Over the years, I've been astonished by the misnomers I've heard on radio and television and read in print about Daylight Saving Time (DST), which begins again on Sunday morning. I'd like to assign those misnomers to the realm of “alternative facts” that we've been hearing about in another context.
A proposal about eliminating DST in Wisconsin by a couple of state legislators called attention to the topic again. Unfortunately, a news service story prompted by that proposal and published in numerous daily newspapers reinforced the false beliefs by using the misleading wording.
No extra hour
There's a widespread belief that the institution of DST adds an hour to the amount of time that, at any particular location, the sun is over the Earth's horizon on a given day and that it takes an hour away when the year's DST ends. If that's true, why not go for two, three or even four more hours of daylight?
The fact is that whether DST is in effect of not makes no difference on the hours of sunlight on any particular day at the location. The only thing that's changed is the numbers on the humanly created clock that mark the times of sunrise and sunset.
It's probable that the false beliefs about the gaining or loss of an hour gained some level of credibility because the start and end of the DST period coincides quite closely with the highest daily gains and losses of sunlight during the year.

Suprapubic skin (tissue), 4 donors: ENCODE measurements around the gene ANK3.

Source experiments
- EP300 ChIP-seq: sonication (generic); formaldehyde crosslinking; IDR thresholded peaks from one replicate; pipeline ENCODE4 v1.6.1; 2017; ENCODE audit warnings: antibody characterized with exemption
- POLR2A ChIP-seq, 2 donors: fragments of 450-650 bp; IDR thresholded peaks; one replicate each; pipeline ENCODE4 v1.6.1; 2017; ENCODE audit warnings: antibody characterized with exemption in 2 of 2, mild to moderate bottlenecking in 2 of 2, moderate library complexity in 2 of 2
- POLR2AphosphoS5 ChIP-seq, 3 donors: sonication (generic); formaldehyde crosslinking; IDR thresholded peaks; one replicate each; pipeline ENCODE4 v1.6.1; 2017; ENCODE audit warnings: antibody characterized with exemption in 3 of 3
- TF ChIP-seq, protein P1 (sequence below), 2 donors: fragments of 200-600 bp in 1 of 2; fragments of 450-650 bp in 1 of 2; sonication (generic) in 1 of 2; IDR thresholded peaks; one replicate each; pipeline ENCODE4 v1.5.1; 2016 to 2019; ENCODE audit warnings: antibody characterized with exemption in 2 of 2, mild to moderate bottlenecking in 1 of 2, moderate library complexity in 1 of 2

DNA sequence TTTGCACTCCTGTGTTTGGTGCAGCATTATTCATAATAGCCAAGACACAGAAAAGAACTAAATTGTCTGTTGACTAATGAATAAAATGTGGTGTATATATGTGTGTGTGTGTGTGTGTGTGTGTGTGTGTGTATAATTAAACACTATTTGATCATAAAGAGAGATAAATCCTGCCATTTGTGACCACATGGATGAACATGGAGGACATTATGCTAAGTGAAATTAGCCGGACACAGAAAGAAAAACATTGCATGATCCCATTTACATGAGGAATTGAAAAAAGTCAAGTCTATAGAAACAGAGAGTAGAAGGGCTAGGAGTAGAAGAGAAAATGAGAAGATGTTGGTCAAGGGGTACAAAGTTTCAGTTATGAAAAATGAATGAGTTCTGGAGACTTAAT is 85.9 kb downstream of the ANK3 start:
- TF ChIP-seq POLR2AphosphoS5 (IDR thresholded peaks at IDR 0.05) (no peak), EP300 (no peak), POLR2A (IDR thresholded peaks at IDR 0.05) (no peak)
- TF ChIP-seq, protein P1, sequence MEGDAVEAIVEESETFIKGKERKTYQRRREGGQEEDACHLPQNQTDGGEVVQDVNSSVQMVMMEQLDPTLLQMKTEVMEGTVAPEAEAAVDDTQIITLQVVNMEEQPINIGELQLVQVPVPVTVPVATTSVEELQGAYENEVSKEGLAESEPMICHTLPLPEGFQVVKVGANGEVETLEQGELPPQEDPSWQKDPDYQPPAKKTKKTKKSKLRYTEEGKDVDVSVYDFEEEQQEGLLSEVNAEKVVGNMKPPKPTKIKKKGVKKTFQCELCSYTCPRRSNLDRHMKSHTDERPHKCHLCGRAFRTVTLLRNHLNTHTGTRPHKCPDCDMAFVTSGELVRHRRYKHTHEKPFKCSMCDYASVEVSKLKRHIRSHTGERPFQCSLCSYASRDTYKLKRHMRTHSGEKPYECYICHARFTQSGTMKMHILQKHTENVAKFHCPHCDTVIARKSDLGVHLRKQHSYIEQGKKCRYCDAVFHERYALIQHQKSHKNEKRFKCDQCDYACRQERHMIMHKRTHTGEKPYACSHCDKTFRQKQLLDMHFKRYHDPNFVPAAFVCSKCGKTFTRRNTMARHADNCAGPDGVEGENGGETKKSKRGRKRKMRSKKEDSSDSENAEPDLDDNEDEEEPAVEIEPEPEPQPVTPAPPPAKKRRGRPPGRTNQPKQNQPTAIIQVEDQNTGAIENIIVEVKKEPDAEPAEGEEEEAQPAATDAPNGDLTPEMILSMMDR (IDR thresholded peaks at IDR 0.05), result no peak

False public beliefs
In the recent news service story that I referred to, the legislators received reactions such as
“Don't take away my hour of sunlight.” Well, the length of sunlight on given day is the same regardless of whether DST is in place or not.
That story included a misleading statement that clocks are moved “ahead an hour to make the sun set later and create an extra hour at the end of the day.” What would anyone who doesn't know any better be led to believe?
Similarly, setting the clock back one hour “makes the sun set an hour earlier,” that story suggested. If it were only that easy.
In explaining the supposed effect of discarding DST in Wisconsin, the story indicated this “would mean the sun would set an hour earlier in the summer.” At face value, that's true but it doesn't affect the amount of sunlight in a 24-hour period.
Maybe the solution to this apparently widespread misnomer is to renumber the hours in a 24-hour period. The military did this long ago with its introduction of the 0100 to 2400 hours.
With the negative feedback that the legislators received on their proposal, they temporarily reversed course and considered extending DST year-round – an idea they've also since dropped. Perhaps they realized with the use of the same numbering system on the clock it would still be dark until about 8:30 a.m. (DST) on many days in November and January and on all days in December.
If DST is to be reconsidered (it was approved in Wisconsin by a voter referendum which was widely opposed by farmers), the effects should be based on reality, not “alternative facts.”